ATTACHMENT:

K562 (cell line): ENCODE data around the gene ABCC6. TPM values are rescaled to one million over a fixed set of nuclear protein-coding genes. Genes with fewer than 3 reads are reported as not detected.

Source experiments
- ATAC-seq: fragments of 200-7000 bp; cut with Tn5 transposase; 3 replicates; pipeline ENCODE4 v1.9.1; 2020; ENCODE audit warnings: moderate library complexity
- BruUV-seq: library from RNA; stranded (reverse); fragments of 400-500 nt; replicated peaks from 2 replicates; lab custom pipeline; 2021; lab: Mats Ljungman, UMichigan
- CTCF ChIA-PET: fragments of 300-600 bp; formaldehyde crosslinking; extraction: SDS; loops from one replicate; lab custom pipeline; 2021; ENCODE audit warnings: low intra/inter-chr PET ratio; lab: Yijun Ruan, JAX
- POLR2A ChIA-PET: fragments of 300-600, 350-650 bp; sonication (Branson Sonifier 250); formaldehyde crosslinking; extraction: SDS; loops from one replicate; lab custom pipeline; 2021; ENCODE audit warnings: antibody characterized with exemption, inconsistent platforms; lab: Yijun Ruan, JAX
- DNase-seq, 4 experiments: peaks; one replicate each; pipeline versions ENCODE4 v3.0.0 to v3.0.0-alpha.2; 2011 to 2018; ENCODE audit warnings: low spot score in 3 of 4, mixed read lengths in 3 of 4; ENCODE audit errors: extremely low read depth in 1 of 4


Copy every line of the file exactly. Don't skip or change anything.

K562 (cell line): ENCODE data around the gene ABCC6. TPM values are rescaled to one million over a fixed set of nuclear protein-coding genes. Genes with fewer than 3 reads are reported as not detected.

Source experiments
- ATAC-seq: fragments of 200-7000 bp; cut with Tn5 transposase; 3 replicates; pipeline ENCODE4 v1.9.1; 2020; ENCODE audit warnings: moderate library complexity
- BruUV-seq: library from RNA; stranded (reverse); fragments of 400-500 nt; replicated peaks from 2 replicates; lab custom pipeline; 2021; lab: Mats Ljungman, UMichigan
- CTCF ChIA-PET: fragments of 300-600 bp; formaldehyde crosslinking; extraction: SDS; loops from one replicate; lab custom pipeline; 2021; ENCODE audit warnings: low intra/inter-chr PET ratio; lab: Yijun Ruan, JAX
- POLR2A ChIA-PET: fragments of 300-600, 350-650 bp; sonication (Branson Sonifier 250); formaldehyde crosslinking; extraction: SDS; loops from one replicate; lab custom pipeline; 2021; ENCODE audit warnings: antibody characterized with exemption, inconsistent platforms; lab: Yijun Ruan, JAX
- DNase-seq, 4 experiments: peaks; one replicate each; pipeline versions ENCODE4 v3.0.0 to v3.0.0-alpha.2; 2011 to 2018; ENCODE audit warnings: low spot score in 3 of 4, mixed read lengths in 3 of 4; ENCODE audit errors: extremely low read depth in 1 of 4